There has been a lot of discussion about how the use of cannabis will help curb the opioid epidemic.2 It has been reported that medical cannabis laws are associated with significantly lower opioid overdose mortality rates, and others have suggested that legalization may result in fewer opioid overdose deaths.3 Other studies have reported that medical marijuana laws were associated with a decrease in Medicare prescriptions, saving millions of dollars.4 The same authors followed up with another report suggesting that medical cannabis laws are associated with significant reductions in opioid prescribing in the Medicare Part D population.5 Cost savings in this day and age of health care is very important, but it was noted that “the researchers themselves cannot say if people switched from opioid prescriptions to using a medical marijuana product.”  It is difficult to translate population-level analyses to individual marijuana-opioid substitutions, and this patient population is a rather small percentage of people who may be using opioids and/or medical marijuana. In 2017, Colorado had a record number of opioid overdose deaths from any opioid, including heroin, and Colorado has had a medical marijuana program since 2001.6

In the face of the opioid crisis, the medical providers should utilize other ways for people to avoid the use of opioids. Treatments such as physical therapy, acupuncture, chiropractic, massage, and cognitive-behavioral therapies are some of the standard treatments in the management of people with pain. Other naturopathic remedies have been suggested and tried but not proven.7  

There is some evidence that components of the marijuana plant may have therapeutic medical value.8 Cannabinoid and opioid receptors belong to the rhodopsin subfamily of G-protein-coupled receptors and are synergistic.9 Both are localized primarily at the presynaptic terminals, and when activated, reduce cellular levels of cyclic adenosine monophosphate (cAMP) by inhibition of adenylyl cyclase, which effects neurotransmission. Receptor activation of both also modifies the permeability of sodium, potassium, and calcium channels, and receptors of both systems coexist in the central nervous system, with overlapping distribution in the brain, brainstem, and spinal cord.10 Both receptors co-localize on GABA-ergic neurons with potential coupling to second messenger systems, and receptor stimulation can suppress inhibition, suppress excitation, as well as inhibit the release of several neurotransmitters, including L-glutamate, GABA, norepinephrine, serotonin, dopamine, and acetylcholine, therefore modulating pain pathways and potentially provide antinociception.  Opioids and cannabinoids share pharmacologic profiles and both can cause sedation, hypotension, hypothermia, decreased intestinal motility, drug-reward enforcement, and antinociception.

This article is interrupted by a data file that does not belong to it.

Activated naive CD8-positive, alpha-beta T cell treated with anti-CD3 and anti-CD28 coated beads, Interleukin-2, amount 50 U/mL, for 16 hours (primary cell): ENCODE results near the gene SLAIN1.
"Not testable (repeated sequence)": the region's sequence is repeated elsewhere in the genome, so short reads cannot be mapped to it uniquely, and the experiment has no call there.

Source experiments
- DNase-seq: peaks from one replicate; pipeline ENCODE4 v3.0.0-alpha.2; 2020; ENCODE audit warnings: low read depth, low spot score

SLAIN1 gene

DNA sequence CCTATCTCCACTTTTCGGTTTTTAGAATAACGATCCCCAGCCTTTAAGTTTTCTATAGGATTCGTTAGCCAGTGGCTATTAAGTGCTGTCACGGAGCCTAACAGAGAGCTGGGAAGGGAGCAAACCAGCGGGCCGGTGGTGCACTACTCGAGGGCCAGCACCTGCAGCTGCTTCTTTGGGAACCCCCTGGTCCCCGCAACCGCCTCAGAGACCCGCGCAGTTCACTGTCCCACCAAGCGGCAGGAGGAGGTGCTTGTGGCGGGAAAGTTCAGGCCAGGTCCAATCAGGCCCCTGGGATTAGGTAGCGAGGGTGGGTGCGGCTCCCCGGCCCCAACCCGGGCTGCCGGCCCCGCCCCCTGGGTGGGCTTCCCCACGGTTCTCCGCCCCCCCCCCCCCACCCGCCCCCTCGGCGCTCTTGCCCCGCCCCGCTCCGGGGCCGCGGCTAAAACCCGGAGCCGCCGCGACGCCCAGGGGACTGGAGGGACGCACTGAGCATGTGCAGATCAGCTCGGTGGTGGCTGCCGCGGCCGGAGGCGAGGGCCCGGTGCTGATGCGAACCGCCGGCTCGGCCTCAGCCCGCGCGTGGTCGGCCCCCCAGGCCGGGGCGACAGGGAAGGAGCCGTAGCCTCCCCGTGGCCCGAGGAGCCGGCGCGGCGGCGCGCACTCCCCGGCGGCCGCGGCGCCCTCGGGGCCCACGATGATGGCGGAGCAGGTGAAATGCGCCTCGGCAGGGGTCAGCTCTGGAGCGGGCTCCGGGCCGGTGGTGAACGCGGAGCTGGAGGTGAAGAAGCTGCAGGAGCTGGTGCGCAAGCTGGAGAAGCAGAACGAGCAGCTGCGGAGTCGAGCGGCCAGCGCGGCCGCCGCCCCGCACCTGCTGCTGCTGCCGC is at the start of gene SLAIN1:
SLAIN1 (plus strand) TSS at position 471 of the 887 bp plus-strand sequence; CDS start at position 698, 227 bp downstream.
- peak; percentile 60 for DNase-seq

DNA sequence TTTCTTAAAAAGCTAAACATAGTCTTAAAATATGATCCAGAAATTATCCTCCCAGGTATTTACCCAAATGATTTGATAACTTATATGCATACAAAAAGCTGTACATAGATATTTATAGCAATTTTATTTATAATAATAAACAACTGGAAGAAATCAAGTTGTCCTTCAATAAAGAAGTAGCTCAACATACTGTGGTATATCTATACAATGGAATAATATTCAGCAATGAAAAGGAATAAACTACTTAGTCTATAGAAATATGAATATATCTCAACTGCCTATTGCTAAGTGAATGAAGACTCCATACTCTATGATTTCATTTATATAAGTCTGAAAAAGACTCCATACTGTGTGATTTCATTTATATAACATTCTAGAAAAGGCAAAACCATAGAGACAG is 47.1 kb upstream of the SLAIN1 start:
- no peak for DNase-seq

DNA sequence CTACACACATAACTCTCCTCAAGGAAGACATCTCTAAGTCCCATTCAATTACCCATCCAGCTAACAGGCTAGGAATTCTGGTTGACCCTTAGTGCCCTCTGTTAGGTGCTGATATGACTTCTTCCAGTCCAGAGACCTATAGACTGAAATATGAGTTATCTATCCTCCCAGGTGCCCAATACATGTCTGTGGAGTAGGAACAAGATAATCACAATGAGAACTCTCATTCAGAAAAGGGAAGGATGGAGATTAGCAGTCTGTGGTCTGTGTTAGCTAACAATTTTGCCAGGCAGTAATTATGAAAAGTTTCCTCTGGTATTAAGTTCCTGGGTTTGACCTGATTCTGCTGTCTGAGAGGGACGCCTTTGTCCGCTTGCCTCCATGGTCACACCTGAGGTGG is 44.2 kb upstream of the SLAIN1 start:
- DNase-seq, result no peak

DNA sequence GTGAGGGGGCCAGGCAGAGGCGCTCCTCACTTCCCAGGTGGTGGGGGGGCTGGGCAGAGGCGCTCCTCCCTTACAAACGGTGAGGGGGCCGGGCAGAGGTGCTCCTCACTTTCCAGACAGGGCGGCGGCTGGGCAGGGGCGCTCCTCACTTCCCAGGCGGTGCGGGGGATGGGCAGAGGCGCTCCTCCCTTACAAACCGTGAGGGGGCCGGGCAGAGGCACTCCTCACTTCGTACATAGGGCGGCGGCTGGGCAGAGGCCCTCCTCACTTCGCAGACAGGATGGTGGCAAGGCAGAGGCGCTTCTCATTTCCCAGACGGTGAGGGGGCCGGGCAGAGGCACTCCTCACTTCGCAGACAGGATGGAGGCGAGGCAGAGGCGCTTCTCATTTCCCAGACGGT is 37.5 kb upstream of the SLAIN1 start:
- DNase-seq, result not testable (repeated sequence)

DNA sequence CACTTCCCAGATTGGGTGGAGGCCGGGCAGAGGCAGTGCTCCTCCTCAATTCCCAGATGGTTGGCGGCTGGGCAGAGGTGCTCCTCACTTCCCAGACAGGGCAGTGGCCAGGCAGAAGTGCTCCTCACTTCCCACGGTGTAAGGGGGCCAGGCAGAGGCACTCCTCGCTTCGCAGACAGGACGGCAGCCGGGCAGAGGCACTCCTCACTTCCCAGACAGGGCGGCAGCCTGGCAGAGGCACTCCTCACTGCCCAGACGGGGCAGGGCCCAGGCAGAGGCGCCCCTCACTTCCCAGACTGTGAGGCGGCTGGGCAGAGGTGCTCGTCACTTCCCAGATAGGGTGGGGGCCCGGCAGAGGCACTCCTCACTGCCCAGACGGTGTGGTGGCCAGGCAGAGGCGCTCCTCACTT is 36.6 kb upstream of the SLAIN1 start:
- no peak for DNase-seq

There are several reasons as to why any reported benefit will be outstripped by lack of benefit and increased risk of harm, and why cannabis is contributing to ongoing opioid use, and subsequently, the opioid epidemic. There is evidence in animal models showing adolescent rats exposed to THC will develop enhanced heroin self administration as adults11, which may be due to activation of mesolimbic transmission of dopamine by a common mu opioid receptor mechanism.11,12  More than 90 percent of heroin users report a prior history of marijuana use compared to a prior history of painkiller use (47 percent).13 Prospective twin studies demonstrated that early cannabis use was associated with an increased risk of other drug abuse.14 This study was conducted when the THC content was much lower than today's products, which can reach 95 percent THC.